Some will say that “Allah is Gay” was later used by the far-Right Lauren Southern. If so, what is difference between CEMB using it and the far-Right doing so?

Lauren Southern is a well-known racist. She flew all the way from where she lives to go to Luton town centre to distribute leaflets targeting the Muslim population specifically, claiming it was a social experiment. What I find interesting about her is that she only uses LGBT rights as a way to target people of Muslim heritage. She is far from a champion of LGBT rights and had no problem cooperating with notorious homophobes. She also took part in a failed attempt to disrupt migrant sea rescue missions. Many of those who drowned in the Mediterranean were LGBT as well. She wants the west to deport immigrants, many of whom are LGBT. She reminds me of the conservative MP Nadine Dorries who speaks of gay rights or feigns concern for the rights of Niqabi women (absurdly claiming that Muslim women wear it to cover bruises) whilst she voted 9 times against Gay equality legislation and for cuts that affected women’s centres and legal aid services.

What did you think of charges of Islamophobia by the East London Mosque and even some LGBT Muslims?

Again, I think disagreements are absolutely fine with me. But implying we are a far-right mouthpiece is denying us our agency and our opinions and leaves others to think that only Islamists and far-right racists are able to have political stances. The East London Mosque is notorious for enabling and validating homophobia and the homophobes amongst Muslims and sought to accuse us – people from Muslim backgrounds, LGBT  refugees and asylum seekers – of being anti-Muslim in order to shut down legitimate debate about their homophobic stance. Using accusations of Islamophobia and anti-Muslim bigotry to silence people from Muslim heritage who are challenging certain issues within their respective communities and Muslim-majority countries is an insult to all of us who have been victims of anti-Muslim bigotry. It plays into the hands of the far-right which complains that anti-racism has “gone too far” and that they’re unable to say anything anymore. Their claims are obviously as ridiculous as the accusations of ‘Islamophobia.’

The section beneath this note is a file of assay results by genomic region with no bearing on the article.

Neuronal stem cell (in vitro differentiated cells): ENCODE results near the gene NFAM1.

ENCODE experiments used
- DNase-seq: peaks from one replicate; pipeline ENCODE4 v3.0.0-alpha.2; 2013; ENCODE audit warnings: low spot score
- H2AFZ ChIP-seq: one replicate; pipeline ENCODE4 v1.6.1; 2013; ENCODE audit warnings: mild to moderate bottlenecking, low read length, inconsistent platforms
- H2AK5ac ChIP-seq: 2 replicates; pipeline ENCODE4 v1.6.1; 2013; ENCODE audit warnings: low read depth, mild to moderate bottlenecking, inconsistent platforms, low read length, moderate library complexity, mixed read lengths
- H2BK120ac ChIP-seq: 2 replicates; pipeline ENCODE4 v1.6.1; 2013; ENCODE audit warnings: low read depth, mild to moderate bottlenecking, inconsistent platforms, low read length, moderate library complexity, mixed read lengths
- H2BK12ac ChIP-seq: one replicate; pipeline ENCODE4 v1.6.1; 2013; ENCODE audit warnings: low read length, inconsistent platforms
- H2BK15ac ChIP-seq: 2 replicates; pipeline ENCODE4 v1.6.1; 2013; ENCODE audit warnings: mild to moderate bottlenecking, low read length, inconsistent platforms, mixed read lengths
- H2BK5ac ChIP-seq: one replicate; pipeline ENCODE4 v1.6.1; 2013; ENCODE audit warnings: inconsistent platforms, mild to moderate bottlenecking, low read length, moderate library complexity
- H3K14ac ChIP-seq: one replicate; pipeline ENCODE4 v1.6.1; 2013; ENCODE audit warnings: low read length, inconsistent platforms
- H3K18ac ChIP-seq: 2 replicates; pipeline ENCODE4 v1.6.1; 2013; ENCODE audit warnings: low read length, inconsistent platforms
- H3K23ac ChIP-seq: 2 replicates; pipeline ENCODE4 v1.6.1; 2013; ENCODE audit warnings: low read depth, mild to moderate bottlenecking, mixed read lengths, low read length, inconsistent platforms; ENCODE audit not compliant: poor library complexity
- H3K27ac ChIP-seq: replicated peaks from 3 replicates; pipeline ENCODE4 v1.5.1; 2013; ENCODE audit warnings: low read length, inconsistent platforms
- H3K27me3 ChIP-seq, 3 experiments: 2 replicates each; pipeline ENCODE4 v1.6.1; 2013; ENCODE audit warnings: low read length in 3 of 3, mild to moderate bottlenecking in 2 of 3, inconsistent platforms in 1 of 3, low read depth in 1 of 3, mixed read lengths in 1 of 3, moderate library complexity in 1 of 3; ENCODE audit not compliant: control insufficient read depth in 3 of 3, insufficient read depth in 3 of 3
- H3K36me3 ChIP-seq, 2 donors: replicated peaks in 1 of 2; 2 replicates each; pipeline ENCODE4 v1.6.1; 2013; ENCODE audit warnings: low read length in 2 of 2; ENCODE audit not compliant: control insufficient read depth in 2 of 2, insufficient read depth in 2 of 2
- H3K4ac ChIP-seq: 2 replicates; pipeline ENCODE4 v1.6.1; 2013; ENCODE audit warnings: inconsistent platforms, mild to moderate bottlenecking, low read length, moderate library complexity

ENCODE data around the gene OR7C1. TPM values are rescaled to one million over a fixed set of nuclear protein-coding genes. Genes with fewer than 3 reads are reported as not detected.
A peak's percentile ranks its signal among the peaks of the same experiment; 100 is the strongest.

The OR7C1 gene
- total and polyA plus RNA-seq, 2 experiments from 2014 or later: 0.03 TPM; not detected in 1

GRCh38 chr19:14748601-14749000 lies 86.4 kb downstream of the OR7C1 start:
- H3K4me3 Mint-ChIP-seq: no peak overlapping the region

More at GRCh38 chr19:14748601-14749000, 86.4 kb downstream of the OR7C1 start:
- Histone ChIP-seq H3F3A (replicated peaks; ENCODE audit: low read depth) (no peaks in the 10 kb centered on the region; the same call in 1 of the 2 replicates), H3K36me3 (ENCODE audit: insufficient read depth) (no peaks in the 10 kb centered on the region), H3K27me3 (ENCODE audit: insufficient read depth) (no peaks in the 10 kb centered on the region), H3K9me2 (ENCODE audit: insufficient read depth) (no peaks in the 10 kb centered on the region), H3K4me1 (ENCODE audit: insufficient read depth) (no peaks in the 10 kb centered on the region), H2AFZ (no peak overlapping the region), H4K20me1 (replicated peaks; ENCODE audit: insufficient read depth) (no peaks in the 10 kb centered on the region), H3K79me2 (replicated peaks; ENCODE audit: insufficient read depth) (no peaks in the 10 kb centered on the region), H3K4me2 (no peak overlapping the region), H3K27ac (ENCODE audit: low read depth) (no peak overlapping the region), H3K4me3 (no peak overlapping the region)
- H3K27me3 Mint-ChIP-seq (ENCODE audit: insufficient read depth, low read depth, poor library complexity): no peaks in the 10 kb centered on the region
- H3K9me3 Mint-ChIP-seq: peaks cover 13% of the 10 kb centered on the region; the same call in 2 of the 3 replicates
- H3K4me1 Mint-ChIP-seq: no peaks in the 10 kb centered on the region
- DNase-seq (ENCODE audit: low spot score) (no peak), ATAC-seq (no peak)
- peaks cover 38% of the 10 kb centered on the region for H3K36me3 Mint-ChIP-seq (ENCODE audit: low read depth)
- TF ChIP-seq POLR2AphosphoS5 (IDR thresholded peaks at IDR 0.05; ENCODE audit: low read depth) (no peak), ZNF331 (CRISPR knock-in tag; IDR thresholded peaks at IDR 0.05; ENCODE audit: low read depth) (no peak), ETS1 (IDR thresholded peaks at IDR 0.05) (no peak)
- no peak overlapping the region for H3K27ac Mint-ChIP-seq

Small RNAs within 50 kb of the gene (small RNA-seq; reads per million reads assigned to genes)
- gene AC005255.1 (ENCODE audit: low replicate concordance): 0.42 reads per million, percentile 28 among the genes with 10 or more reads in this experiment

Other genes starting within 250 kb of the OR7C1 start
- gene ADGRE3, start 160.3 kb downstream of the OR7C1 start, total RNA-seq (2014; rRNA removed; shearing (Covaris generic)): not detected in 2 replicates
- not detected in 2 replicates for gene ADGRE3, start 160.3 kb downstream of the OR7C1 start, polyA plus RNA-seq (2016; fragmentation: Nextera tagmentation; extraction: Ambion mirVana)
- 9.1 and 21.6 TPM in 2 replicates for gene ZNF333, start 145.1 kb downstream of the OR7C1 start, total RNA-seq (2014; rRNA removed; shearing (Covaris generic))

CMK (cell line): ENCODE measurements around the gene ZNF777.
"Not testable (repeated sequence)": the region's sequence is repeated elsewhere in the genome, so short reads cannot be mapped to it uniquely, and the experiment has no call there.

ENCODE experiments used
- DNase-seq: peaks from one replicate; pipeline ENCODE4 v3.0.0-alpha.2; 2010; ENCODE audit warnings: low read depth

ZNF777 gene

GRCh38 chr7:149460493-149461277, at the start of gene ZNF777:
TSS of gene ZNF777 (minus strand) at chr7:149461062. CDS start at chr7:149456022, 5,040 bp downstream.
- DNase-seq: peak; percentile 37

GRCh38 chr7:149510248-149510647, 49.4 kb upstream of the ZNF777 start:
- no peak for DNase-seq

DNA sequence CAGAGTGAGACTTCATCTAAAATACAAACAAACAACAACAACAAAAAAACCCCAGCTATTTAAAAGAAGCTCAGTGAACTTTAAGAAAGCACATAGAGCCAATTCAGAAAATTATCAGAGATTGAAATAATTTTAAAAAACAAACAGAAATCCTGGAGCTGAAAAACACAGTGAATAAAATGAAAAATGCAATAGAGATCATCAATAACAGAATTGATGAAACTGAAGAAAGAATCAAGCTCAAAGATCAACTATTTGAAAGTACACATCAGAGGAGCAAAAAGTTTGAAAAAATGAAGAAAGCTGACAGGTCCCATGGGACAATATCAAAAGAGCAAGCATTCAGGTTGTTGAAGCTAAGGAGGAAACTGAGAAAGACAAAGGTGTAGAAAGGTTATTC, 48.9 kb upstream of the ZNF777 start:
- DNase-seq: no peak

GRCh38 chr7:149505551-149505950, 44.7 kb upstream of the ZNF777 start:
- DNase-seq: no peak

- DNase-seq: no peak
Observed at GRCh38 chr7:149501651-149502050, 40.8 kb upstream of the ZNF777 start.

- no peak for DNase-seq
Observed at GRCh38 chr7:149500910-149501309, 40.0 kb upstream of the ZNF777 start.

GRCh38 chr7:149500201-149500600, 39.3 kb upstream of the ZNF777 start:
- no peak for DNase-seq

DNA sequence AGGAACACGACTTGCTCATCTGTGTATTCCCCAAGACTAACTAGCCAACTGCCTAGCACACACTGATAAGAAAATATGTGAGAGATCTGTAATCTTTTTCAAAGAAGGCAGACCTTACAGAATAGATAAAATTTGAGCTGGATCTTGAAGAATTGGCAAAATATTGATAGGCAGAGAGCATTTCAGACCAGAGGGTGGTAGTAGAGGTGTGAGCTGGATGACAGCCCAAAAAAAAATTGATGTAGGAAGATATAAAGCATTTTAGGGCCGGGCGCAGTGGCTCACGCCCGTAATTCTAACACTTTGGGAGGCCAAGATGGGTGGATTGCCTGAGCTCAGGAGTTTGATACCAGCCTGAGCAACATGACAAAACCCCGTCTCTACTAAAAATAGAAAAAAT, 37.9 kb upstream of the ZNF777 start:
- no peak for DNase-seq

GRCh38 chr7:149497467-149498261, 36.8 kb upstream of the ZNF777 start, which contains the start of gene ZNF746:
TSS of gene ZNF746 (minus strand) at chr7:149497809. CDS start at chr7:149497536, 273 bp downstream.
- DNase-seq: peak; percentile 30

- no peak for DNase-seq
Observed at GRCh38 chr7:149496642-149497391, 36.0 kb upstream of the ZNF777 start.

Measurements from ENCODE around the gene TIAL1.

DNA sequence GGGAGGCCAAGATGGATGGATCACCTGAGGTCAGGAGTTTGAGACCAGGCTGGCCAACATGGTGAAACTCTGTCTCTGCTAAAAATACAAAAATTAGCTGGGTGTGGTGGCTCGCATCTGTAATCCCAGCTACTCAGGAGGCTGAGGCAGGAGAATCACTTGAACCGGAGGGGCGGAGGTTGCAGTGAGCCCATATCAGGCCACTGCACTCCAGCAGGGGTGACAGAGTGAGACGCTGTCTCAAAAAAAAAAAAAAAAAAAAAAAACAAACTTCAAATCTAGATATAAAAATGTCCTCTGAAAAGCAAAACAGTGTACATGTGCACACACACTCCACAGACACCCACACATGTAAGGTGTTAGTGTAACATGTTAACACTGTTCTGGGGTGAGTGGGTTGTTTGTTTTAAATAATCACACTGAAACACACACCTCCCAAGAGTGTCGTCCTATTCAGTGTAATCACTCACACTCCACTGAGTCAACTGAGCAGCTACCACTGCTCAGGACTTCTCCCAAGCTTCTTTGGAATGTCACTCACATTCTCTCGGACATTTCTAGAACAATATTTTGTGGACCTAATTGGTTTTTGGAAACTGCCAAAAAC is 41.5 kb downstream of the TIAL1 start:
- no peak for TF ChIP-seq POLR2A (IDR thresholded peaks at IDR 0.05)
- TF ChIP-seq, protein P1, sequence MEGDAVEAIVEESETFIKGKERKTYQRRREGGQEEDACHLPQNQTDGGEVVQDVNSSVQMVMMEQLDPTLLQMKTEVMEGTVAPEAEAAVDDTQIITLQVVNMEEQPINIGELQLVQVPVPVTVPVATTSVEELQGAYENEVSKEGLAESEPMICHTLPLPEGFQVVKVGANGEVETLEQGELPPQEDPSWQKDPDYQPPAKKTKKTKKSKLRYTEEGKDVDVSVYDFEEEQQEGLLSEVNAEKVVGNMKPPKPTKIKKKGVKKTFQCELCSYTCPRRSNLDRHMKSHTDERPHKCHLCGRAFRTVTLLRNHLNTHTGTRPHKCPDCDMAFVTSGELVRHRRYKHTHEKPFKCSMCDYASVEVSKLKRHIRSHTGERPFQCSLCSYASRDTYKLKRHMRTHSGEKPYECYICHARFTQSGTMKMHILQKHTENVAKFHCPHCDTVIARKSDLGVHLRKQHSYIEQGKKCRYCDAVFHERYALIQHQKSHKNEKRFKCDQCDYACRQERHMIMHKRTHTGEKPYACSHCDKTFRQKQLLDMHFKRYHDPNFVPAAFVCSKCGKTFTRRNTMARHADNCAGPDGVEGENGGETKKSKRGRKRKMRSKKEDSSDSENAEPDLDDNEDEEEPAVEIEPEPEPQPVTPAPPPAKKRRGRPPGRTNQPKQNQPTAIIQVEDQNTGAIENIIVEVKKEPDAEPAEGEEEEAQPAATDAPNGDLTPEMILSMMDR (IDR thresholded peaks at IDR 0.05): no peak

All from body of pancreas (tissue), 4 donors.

What has Allah is Gay got to do with LGBT rights in countries under Islamic rule?